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Could 49ers take a swing at another Stanford tight end?

© Darren Yamashita-USA TODAY Sports

INDIANAPOLIS — The 49ers, especially in the John Lynch era, are quite fond of Stanford Cardinal alumni. The first draft pick of the Lynch-Shanahan era was defensive lineman Solomon Thomas, out of Stanford, where Thomas and Lynch took a class together. 2018 was the only year in the past four when San Francisco has not made a draft selection out of Palo Alto.

On the active roster, you have Thomas, Richard Sherman and tight end Levine Toilolo, plus Joey Alfieri, a linebacker who finished the season on the 49ers’ practice squad, as Cardinal alumni.

Last season, the team selected tight end Kaden Smith in the sixth round, and kept him on the final 53-man roster, which left a temporarily quirky roster composition with four tight ends (two from Stanford). By Week 2, Smith was waived in order for San Francisco to bring Jeff Wilson Jr. to the active roster.

Their fears of Smith being picked up on the waiver wire were valid, as he quickly signed with the New York Giants, and went on to have a solid half-season, catching 31 passes for 268 yards and 3 TDs in nine games after New York lost Evan Engram for most of the season.

Toilolo, age 28, was by no means bad for the 49ers, and provided an effective blocking body, but he’s not all that much of a pass-catching threat despite his 6’8″ frame. Smith made that final roster because he provided youth and the potential to be a dynamic pass-catching tight end.

His former Stanford teammate, Colby Parkinson, at 6’7″, 252 pounds, is likely the next Stanford tight end to be drafted. He follows in a long line of Stanford-turned-NFL tight ends — Zach Ertz, Austin Hooper, Coby Fleener, Toilolo, Smith — and said Smith raved to him about his time in Santa Clara.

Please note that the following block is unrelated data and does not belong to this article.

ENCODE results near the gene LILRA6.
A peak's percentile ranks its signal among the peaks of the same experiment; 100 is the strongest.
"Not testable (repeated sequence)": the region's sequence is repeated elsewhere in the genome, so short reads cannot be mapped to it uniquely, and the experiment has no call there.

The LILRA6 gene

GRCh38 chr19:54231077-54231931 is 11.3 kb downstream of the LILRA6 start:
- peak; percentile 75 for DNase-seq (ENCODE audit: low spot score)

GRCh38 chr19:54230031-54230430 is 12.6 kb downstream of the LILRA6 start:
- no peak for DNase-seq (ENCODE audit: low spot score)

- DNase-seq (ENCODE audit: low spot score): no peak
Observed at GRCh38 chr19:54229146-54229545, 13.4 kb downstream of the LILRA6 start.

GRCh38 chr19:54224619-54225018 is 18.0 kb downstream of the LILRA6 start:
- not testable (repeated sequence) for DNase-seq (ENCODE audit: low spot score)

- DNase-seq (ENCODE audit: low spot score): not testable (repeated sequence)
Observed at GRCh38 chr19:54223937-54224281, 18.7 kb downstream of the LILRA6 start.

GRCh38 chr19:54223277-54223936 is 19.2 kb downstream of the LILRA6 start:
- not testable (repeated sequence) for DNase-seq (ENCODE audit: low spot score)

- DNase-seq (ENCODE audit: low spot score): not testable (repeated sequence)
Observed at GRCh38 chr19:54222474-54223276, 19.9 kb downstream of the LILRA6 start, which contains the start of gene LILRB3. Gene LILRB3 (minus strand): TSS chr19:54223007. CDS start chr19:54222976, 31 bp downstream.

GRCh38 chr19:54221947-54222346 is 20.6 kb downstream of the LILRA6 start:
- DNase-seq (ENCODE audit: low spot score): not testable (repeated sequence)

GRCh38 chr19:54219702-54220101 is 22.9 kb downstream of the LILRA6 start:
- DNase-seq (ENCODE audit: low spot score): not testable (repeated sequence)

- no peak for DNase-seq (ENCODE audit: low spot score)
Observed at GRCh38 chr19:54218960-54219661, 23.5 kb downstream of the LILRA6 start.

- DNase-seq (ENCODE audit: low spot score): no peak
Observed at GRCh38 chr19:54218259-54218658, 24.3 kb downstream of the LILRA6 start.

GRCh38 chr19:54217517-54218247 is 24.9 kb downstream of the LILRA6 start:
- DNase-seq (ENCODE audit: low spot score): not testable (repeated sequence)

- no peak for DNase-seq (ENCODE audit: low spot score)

Parkinson didn’t have the type of junior year that he, or head coach David Shaw had hoped for when Shaw said, “We’re anticipating him being where Kaden is, which is one of, if not the best tight end in America,” before the season.

He caught 48 passes (up from 29) for 589 yards (up from 485) for just one touchdown (down from 7 TDs in his sophomore season). It wasn’t poor, but it wasn’t “best tight end in America” good.

Like Smith, Parkinson was lined up all across the line for Stanford, and showed his knack as a pass-catching tight end, with solid blocking in tighter formations.

Parkinson said he called Smith a couple times before deciding to declare for the NFL draft and that Smith’s own decision to leave as a junior influenced him and that he raved about the 49ers’ locker room.

“He said he absolutely loved it made the right choice, excited that he’s in the NFL now and kind of advised me that it’s a fun process,” Parkinson said. “He said he actually really loved the locker room he had a great time with the guys. And injuries and whatnot led to cutting him, but he loved to sign with the Niners, and then also enjoyed it with the Giants obviously and he said the locker rooms aren’t as big and scary as they might appear.”